The following questions were posted by a Christchurch resident on our GNS Science Facebook page. I think they are good questions which will be of interest to many people in the quake affected area. I have re- posted them here, along with answers provided by Kelvin Berryman, a leading earthquake scientist at GNS Science, and manager of the Natural Hazards Research Platform. Kelvin was awarded the Queen’s Service Order in the 2011 Queen’s Birthday Honours recently for his services to science.
Request on behalf of everyone who lives in Christchurch, we are all so afraid and re-thinking our futures – it would be good if some questions could be answered in plain English for us:
1. Are you aware of ALL the major fault lines in Canterbury –
Yes I think the research community knows where the MAJOR faults are. However, the current Canterbury earthquakes are being generated by some quite moderate-sized faults – they are buried beneath many 100’s of metres of gravels or the several million year old volcanic rocks of Banks Pensinsula. We cannot see all of this size of fault.
Liquefaction volcanoes dot the beach, June 2011
2. Which faults are the biggest risk for large earthquakes?
The faults that are being strained the hardest have the highest chance of producing large earthquakes. In the South Island these are the Alpine, Hope (through Hanmer to Kaikoura), Porters Pass (look to the right the next time you drive over Porter’s Pass toward the West Coast to see the fault line crossing the hillsides), and further north into Marlborough. Unfortunately all faults that are being strained have to break some time, and this is what is happening around Christchurch at present. These are very rare events for Canterbury, although I realise completely this scientific understanding provides no solace for the people who have lost so much.
Ready to topple… Port Hills boulder
3. What are the future implications, area by area e.g. which are the safest areas to live in?
In Canterbury the safest areas are probably those farthest from current earthquake activity, and to the west away from the liquefaction susceptible areas are better. In New Zealand areas north and west of New Plymouth and Hamilton have a lot fewer earthquakes than other parts of the country. But remember that other natural hazards like floods, and tsunami have different likelihoods in different parts of New Zealand.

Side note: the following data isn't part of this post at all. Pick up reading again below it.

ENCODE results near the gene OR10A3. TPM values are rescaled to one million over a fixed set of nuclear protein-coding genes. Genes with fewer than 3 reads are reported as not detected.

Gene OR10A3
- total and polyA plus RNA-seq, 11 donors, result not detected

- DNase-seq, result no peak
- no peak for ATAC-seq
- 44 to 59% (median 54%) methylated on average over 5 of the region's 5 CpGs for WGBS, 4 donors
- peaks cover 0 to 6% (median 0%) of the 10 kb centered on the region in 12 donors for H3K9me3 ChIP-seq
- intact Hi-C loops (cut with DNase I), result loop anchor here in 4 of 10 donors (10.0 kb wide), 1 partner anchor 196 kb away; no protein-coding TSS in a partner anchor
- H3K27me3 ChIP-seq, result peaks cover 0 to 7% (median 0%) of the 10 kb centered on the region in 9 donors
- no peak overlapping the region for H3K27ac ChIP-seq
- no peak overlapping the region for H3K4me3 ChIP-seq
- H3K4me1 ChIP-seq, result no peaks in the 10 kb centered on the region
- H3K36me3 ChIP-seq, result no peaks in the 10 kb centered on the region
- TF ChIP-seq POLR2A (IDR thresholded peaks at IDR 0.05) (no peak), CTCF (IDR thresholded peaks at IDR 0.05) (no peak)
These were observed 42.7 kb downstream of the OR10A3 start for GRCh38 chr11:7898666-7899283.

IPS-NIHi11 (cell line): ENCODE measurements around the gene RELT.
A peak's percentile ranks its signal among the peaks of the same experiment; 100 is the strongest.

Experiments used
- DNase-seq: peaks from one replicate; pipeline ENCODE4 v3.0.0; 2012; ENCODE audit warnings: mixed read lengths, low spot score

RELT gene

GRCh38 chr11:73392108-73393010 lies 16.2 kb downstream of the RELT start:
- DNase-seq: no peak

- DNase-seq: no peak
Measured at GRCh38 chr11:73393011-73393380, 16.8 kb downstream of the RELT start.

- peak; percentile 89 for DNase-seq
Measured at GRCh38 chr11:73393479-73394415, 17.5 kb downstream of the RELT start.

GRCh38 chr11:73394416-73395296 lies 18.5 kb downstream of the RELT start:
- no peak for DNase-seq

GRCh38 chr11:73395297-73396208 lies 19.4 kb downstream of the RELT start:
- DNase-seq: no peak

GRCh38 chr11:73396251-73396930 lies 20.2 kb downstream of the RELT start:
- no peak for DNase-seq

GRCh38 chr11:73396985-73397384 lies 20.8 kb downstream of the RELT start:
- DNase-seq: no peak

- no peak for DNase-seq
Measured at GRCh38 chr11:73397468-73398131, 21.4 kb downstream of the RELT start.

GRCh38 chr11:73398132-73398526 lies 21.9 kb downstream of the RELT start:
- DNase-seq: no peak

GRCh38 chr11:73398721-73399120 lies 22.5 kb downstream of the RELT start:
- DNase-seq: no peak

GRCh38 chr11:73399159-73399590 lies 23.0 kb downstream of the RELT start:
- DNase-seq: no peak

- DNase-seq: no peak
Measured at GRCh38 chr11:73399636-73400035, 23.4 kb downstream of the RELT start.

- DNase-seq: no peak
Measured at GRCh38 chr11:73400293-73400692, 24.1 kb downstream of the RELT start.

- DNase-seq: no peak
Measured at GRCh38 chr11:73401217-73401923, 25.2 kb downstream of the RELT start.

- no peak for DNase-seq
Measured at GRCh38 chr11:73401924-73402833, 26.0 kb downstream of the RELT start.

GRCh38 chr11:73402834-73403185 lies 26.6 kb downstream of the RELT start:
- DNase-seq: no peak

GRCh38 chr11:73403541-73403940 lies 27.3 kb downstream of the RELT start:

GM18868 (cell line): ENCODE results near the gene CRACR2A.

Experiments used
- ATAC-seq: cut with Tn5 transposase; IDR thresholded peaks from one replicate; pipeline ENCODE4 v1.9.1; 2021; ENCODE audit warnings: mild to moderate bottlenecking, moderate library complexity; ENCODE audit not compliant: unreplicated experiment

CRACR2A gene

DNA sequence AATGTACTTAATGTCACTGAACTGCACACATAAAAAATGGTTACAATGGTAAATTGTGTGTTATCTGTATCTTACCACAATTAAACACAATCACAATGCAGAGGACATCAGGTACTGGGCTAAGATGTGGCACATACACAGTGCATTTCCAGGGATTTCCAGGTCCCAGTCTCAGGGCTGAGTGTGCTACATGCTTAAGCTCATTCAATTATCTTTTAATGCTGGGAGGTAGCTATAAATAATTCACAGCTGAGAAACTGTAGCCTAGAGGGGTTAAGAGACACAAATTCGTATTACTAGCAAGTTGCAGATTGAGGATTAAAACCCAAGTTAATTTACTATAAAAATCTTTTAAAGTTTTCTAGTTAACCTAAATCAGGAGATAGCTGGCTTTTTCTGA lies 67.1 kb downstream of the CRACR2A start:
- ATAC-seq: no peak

4. What % risk is there of a tsunami – I do understand that there are many faults on our coast line, how sure are you that there is no tsunami risk, vertical or horizontal, and why?
Rockfall at Redcliffs RSA
Canterbury does have a risk of tsunami but the principal source is huge earthquakes occurring in South America, and it takes roughly 12 hours for the tsunami to arrive, so there is plenty of time to be safe. The fault lines offshore of Canterbury are small and not capable of producing a major tsunami, but if you are on the beach when you feel a big earthquake and the shaking goes on for 20 seconds or more then it is important to get several metres above the beach. Go quickly walking, perhaps drive if practical, but watch out for being stuck in a traffic jam at low elevation when simply walking or running for 50-100m is all you need to do. If you live near the coast join a local group, obtain readily available information on self evacuation planning, and make a community plan. The local civil defence officer will help you.
5. Are you – (scientists/geologists in Christchurch) afraid when an aftershock hits, if you shared exactly your feelings thoughts on this issue it could give us all some peace on the subject.
To be honest I think the residents of Canterbury have now have more experience of earthquakes than most earthquake scientists. I think most people whether they are scientists or not are apprehensive when an earthquake starts and will often be afraid too. Perhaps we have the advantage of trying to remember our scientific training when in those few seconds we are thinking about how big will it be. I am sure now that with your experience you know that the really big and damaging earthquakes hit so hard that you are thrown down or find it difficult to move. Fortunately these ones are much less common than the smaller but nevertheless worrying ones.
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For more geoscientist’s answers about the Christchurch Earthquakes, have a look at the ‘Ask an Expert’ page published earlier this week in the Christchurch Press.